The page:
A instant of their lives already; they believe

A disoriented and ill-trained American soldier named Billy Pilgrim is captured by German soldiers during the Battle of the Bulge.

Trained as a Chaplain's assistant, he arrives in Belgium just as his unit is overwhelmed by the Germans. There is not enough time to issue him with combat gear. He and other prisoners are sent far from the front to live in a makeshift prison, a disused slaughterhouse in the city of Dresden. During air raids the prisoners and their guards take shelter in a deep cellar, originally built to keep meat cool. Because of this shelter they are among the few survivors of the firestorm which consumes the city after an air raid.Billy has become "unstuck in time" for unexplained reasons (though it's hinted towards the end that his surviving a plane crash left him with mild brain damage). He meets, and is later kidnapped by, aliens from the planet Tralfamadore, who exhibit him in a Tralfamadorian zoo with Montana Wildhack, a pornographic movie star.

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The Tralfamadorians see in four dimensions, the fourth dimension being time. Tralfamadorians have seen every instant of their lives already; they believe that they can't choose to change anything about their fate, but can choose to focus on any moment in their lives that they wish.Throughout the novel, Billy hops back and forth in time, reliving various occasions in his life and fantasy life; this gives him a constant sense of stage fright, as he never knows what part of his life is coming up next. He spends time on Tralfamadore; in Dresden; numbly wading through deep snow in WWII Germany before his capture; living married in America after the war; up to the moment of his murder on Earth many years later.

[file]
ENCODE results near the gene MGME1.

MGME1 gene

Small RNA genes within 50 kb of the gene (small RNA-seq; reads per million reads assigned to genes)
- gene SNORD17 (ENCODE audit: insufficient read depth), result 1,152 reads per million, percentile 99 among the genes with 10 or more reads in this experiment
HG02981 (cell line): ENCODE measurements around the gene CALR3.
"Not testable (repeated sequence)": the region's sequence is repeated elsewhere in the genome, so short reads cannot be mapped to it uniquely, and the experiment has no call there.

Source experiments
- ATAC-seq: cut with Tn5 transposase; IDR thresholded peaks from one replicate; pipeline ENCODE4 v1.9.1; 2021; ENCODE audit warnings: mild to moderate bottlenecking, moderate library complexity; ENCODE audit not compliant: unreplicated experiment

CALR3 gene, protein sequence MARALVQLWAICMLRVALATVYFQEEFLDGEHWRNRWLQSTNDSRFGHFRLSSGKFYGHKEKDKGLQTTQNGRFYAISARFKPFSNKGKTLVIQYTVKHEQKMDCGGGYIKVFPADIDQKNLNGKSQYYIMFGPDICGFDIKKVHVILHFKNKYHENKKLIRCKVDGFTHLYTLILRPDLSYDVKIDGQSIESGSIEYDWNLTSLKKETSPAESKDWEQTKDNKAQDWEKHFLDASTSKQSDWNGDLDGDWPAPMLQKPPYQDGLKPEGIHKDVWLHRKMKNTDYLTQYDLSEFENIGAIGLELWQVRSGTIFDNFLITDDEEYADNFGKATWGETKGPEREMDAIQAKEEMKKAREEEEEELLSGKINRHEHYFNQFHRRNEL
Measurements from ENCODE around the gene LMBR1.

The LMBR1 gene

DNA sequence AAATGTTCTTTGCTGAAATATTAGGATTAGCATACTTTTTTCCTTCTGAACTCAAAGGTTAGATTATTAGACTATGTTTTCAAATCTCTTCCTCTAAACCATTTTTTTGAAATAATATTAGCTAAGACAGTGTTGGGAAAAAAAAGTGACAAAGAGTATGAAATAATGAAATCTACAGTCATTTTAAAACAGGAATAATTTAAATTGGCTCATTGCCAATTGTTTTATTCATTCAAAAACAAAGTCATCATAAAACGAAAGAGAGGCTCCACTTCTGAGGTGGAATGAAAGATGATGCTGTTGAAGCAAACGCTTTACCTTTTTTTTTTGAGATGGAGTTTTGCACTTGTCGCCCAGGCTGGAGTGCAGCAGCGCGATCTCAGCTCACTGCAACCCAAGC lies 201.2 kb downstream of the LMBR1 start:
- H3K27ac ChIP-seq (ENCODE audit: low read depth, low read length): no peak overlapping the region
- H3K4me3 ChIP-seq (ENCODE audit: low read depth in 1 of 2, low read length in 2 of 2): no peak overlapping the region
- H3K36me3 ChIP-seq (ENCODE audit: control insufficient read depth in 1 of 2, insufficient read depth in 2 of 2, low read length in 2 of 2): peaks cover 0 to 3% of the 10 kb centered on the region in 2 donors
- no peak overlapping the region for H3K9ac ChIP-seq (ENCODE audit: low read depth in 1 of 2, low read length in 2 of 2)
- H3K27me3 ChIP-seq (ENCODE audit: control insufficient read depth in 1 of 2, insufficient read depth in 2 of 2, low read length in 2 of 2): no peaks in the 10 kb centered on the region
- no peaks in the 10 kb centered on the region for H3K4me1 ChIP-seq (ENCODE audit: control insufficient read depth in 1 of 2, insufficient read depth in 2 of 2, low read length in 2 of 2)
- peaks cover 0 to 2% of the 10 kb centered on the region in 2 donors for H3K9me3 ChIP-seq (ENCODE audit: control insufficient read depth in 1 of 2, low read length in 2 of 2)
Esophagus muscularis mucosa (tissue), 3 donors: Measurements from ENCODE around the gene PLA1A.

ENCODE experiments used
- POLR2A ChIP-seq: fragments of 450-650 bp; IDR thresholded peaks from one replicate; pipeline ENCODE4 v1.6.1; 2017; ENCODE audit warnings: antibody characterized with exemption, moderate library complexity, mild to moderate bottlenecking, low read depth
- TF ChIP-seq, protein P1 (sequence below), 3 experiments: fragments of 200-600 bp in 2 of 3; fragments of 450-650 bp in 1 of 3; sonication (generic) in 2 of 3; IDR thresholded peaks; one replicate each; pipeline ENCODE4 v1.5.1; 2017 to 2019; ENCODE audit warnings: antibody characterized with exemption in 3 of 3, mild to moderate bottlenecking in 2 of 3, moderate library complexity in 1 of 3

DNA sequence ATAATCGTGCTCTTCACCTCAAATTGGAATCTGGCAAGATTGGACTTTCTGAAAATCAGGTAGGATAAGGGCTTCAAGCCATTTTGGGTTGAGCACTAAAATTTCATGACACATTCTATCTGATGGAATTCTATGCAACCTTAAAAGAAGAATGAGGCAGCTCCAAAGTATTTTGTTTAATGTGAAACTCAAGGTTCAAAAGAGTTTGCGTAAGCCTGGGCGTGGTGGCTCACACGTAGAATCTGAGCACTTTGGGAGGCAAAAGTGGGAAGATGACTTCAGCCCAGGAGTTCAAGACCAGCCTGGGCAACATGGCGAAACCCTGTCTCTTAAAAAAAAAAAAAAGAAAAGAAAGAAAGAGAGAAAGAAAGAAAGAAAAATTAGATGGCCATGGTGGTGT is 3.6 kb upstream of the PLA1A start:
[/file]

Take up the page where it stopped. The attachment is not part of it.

By the time of his murder, Billy has adopted Tralfamadorian fatalism, which has given him great personal peace; he has spread this philosophy to millions of humans and has become a popular public figure on Earth.Billy's fatalism appears to be grounded in reality (at least in the reality which Billy perceives); after noting that Billy had a copy of the Serenity Prayer in his office, the narrator says, "Among the things Billy Pilgrim could not change were the past, the present, and the future." One of his Tralfamadorian captors, who seems sympathetic to humans, says that out of 31 inhabited planets it has visited, "only on Earth is there any talk of free will.

"The book examines many events in Billy's life, including the death of his wife, his capture by the Nazis in World War II, and the infamous bombing of Dresden that was the inspiration for the book. Although the narrative of Billy's time in Dresden anchors the book, a major secondary theme is his easy and affluent life as an optometrist in the city of Illium, New York (Vonnegut's fictional stand-in for Troy, New York) which contrasts sharply with both his war experience, and with the life he knew before the war in what was post-Depression America. This also parallels Vonnegut's own transition from the dismal years of the 1930's to, as he describes.

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